Mathematical models of various imaging modalities are based on integral transforms mapping a function (representing the image) to its integrals along specific families of curves or surfaces. Those integrals are generated by external measurements of physical signals, which are sent into the imaging object, get modified as they pass through its medium and are captured by sensors after exiting the object. The mathematical task of image reconstruction is then equivalent to recovering the image function from the appropriate family of its integrals, i.e. inverting the corresponding integral transform (often called a generalized Radon transform). A classic example is computerized tomography (CT), where the measurements of reduced intensity of X-rays that have passed though the body correspond to the X-ray transform of the attenuation coefficient of the medium. Image reconstruction in CT is achieved through inversion of the X-ray transform.

In this talk, we will discuss several novel imaging techniques using scattered particles, which lead to the study of generalized Radon transforms integrating along trajectories and surfaces containing a “vertex”. The relevant applications include single-scattering X-ray tomography, single-scattering optical tomography, and Compton camera imaging. We will present recent results about injectivity, inversion, stability and other properties of the broken ray transform, conical Radon transform and the star transform.

Title: Cyclotomic points in backward orbits and unlikely intersections Speaker: Andrea Ferraguti Scuola Normale Superiore di Pisa Time: 4:00pm–5:00pm Place: NES 102 Sponsor: J. Biasse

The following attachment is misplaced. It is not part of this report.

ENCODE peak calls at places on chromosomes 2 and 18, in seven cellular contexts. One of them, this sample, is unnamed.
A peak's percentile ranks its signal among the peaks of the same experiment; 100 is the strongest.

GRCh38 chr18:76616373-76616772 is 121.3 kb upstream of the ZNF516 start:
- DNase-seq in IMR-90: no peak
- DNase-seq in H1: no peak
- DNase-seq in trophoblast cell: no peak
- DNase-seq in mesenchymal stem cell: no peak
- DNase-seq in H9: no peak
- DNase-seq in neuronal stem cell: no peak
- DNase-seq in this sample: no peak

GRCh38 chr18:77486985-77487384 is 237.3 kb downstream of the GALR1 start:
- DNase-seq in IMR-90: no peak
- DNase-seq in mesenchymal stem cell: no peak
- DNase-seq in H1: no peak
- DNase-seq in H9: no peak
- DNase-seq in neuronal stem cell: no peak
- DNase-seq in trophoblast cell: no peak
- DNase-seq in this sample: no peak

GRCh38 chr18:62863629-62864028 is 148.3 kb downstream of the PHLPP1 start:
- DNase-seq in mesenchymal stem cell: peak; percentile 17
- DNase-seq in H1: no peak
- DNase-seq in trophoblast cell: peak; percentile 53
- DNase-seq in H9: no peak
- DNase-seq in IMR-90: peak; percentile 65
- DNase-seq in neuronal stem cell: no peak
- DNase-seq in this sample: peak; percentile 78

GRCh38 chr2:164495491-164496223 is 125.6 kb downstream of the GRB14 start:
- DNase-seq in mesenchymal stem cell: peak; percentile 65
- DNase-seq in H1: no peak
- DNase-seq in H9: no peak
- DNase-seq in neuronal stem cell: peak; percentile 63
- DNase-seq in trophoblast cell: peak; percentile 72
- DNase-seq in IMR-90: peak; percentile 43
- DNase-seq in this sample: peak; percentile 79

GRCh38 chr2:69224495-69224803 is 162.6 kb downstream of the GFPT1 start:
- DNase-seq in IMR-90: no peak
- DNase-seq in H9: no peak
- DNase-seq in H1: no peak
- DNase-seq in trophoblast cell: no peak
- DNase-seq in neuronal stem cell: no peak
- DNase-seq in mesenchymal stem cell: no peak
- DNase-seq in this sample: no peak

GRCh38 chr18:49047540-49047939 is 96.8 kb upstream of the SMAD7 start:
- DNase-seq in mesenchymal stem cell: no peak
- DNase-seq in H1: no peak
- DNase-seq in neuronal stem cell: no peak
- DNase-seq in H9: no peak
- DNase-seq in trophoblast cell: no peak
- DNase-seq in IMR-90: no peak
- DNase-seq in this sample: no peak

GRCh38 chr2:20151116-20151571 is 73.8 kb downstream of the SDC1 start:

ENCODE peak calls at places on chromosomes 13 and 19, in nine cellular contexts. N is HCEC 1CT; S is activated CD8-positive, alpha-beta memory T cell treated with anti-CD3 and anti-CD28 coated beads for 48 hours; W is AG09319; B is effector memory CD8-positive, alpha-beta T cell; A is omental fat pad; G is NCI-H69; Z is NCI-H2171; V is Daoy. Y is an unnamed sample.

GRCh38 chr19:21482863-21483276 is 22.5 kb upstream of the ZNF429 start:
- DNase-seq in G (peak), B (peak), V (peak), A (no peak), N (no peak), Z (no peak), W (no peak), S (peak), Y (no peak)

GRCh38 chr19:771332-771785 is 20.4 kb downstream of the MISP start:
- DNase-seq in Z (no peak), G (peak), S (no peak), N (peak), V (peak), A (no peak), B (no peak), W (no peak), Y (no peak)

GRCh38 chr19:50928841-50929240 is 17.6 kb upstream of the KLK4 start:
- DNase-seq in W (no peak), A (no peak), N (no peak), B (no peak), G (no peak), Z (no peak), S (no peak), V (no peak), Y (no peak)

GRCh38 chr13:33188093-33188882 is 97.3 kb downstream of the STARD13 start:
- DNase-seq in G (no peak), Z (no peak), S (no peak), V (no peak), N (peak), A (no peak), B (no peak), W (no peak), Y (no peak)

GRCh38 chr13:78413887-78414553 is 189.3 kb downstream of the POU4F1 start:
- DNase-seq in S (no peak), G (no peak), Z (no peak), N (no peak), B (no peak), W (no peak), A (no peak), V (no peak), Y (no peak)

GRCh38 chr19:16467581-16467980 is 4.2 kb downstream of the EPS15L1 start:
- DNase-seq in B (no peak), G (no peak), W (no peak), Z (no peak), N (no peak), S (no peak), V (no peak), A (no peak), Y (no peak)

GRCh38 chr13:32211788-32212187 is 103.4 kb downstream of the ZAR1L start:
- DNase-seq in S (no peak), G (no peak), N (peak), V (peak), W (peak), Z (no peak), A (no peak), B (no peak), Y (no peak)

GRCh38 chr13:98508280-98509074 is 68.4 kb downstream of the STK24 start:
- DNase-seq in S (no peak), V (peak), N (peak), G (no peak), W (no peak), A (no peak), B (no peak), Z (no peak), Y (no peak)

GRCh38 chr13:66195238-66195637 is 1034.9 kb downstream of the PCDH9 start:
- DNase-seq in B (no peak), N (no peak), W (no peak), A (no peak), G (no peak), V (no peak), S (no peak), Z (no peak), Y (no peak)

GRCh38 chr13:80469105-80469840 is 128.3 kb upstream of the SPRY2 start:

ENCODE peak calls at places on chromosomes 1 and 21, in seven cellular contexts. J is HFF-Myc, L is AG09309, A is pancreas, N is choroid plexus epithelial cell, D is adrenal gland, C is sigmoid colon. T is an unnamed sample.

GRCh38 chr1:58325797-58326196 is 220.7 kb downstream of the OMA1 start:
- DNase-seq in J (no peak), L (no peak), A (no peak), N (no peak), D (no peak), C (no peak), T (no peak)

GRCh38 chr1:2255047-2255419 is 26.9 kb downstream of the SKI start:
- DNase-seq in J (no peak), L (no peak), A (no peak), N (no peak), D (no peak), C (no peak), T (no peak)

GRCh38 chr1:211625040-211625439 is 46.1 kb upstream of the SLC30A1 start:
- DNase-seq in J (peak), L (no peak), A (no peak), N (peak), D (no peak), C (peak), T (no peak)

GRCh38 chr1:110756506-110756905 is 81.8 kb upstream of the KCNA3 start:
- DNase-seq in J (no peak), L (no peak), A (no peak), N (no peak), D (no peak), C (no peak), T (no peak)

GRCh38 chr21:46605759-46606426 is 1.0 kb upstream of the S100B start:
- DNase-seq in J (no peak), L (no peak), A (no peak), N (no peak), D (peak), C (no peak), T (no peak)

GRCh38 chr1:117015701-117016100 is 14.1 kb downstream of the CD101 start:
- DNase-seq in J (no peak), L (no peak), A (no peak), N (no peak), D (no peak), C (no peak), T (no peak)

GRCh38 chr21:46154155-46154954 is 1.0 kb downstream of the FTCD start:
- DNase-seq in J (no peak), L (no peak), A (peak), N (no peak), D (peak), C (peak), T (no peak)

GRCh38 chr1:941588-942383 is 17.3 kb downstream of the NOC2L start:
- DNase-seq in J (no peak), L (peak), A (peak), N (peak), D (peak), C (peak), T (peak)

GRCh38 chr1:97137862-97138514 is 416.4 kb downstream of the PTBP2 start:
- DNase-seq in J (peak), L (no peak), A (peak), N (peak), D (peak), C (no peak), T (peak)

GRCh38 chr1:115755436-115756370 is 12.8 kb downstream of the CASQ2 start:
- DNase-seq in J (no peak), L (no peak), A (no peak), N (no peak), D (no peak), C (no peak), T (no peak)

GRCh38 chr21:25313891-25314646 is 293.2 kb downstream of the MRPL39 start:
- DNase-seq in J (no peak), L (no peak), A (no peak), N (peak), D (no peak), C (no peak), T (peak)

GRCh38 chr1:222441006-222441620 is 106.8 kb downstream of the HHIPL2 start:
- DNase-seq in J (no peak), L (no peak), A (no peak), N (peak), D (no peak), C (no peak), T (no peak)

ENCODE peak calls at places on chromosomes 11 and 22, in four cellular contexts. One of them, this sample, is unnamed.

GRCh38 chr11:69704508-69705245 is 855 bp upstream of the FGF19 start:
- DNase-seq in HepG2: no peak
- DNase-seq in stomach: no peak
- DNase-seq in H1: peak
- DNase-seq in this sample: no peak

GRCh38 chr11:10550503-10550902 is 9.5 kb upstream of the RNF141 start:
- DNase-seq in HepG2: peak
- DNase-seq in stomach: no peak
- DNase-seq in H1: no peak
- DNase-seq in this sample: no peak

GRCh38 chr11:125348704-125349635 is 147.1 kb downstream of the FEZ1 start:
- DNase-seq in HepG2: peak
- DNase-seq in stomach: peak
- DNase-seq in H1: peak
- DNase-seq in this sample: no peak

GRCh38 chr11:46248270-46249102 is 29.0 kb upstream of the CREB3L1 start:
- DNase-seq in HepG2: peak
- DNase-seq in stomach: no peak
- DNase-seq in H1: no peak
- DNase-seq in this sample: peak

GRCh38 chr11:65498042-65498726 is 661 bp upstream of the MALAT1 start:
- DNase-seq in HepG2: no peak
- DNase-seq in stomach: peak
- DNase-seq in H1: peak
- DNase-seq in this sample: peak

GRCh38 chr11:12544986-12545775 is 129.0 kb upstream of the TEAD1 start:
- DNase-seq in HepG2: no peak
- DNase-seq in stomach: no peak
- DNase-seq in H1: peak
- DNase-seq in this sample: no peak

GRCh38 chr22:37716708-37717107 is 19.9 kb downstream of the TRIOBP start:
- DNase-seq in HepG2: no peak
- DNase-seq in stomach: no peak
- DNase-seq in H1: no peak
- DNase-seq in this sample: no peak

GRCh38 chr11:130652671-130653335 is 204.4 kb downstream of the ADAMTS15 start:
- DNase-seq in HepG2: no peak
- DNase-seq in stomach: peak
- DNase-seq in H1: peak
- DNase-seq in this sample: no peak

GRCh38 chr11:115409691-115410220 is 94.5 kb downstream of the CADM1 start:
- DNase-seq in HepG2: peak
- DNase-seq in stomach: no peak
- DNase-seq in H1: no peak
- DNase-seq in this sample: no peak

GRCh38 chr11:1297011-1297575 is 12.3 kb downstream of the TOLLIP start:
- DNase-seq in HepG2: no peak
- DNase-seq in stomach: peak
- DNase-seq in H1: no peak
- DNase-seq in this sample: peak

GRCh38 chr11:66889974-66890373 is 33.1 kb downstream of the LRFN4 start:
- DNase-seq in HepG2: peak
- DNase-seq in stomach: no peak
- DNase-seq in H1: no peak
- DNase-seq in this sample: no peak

Let \(K\) be a number field and \(f\in K(x)\) a rational function. A celebrated theorem of Northcott implies that the set of preperiodic points of \(f\) defined over \(K\) is finite. In 2007 Dvornicich and Zannier proved, via an ingegnous application of the torsion coset theorem, that the same holds true for preperiodic cyclotomic points lying in the cyclotomic closure of \(K\), unless the map \(f\) is special. On the other hand a recent conjecture of Andrews and Petsche asserts that the backward orbit of a point \(a\) in \(K\) via \(f\) consists entirely of abelian points only if the pair \((f,a)\) is special. In this talk, we will explain how Dvornicich–Zannier's strategy works, and how it is possible to combine it with a height argument to yield unconditional evidence towards Andrews–Petsche's conjecture.

Title: Residual finiteness of quandles Speaker: Mahender Singh Indian Institute of Science Education and Research Mohali Time: 2:00pm–3:00pm Place: CMC 130 Sponsor: M. Elhamdadi

Quandles are algebraic objects modelled on the three Reidemeister moves of planar diagrams of knots and links in the Euclidean 3-space. Besides being fundamental to knot theory, these objects arise in a variety of contexts such as set-theoretic solutions to the Yang-Baxter equation, Riemannian symmetric spaces and mapping class groups, to name a few. After a brief introduction, we will present some recent results on residual finiteness of quandles. We will prove that free quandles and link quandles are residually finite, which as a consequence implies that the word problem is solvable for such quandles.

Title: Stable polynomials and bounded rational functions Speaker: Alan Sola University of Stockholm Time: 3:00pm–4:00pm Place: CMC 130 Sponsor: C. Bénéteau